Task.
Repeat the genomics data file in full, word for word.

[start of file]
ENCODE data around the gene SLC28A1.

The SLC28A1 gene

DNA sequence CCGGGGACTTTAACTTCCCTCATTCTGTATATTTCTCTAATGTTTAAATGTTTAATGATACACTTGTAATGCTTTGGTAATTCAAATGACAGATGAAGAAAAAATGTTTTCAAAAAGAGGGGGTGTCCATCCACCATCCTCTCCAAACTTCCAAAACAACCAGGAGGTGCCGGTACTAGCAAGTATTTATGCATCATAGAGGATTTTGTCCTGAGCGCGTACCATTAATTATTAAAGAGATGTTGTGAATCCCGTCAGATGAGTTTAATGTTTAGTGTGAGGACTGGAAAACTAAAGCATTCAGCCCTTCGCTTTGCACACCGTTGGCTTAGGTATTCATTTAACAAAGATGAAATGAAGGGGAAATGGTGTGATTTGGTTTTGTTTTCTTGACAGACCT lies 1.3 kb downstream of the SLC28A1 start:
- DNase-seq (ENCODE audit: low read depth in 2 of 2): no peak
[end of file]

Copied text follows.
ENCODE data around the gene SLC28A1.

The SLC28A1 gene

DNA sequence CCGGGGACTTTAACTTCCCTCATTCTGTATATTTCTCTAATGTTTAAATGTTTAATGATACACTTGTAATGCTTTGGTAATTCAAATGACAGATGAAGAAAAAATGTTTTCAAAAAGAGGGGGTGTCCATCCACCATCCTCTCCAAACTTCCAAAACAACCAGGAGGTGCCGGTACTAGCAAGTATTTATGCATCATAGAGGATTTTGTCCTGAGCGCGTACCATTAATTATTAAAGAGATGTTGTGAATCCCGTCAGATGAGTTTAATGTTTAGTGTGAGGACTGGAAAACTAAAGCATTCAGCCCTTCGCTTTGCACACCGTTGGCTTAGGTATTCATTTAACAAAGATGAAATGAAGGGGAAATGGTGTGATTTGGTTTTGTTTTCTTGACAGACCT lies 1.3 kb downstream of the SLC28A1 start:
- DNase-seq (ENCODE audit: low read depth in 2 of 2): no peak